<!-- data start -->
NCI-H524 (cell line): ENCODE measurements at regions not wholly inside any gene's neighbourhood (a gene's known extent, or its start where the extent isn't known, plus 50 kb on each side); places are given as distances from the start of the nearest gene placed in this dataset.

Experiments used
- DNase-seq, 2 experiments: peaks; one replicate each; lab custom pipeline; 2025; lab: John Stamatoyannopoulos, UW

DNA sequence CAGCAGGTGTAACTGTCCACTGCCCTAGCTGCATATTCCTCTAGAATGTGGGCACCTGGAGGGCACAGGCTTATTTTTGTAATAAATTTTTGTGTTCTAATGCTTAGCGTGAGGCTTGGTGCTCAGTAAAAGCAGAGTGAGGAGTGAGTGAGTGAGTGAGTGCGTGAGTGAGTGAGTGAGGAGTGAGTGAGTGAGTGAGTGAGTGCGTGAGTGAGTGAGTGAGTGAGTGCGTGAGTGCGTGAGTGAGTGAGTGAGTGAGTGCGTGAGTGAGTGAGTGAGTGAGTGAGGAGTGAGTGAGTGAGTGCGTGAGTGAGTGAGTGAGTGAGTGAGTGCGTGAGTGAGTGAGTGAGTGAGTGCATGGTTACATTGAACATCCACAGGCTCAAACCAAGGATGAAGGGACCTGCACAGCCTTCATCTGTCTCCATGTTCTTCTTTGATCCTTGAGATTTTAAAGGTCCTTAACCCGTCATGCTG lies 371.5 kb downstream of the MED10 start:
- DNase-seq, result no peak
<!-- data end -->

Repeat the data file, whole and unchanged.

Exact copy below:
NCI-H524 (cell line): ENCODE measurements at regions not wholly inside any gene's neighbourhood (a gene's known extent, or its start where the extent isn't known, plus 50 kb on each side); places are given as distances from the start of the nearest gene placed in this dataset.

Experiments used
- DNase-seq, 2 experiments: peaks; one replicate each; lab custom pipeline; 2025; lab: John Stamatoyannopoulos, UW

DNA sequence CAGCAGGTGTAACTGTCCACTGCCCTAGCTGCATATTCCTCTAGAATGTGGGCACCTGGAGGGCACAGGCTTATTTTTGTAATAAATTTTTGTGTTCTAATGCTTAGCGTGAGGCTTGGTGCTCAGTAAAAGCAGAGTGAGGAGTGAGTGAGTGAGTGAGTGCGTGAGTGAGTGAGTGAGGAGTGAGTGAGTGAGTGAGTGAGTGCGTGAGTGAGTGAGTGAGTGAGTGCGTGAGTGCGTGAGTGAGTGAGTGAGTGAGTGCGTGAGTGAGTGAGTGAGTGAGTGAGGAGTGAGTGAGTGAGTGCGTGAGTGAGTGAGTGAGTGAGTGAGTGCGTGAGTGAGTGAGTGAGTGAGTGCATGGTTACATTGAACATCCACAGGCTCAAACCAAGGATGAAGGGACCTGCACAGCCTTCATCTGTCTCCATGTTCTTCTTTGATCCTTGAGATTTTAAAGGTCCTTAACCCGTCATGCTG lies 371.5 kb downstream of the MED10 start:
- DNase-seq, result no peak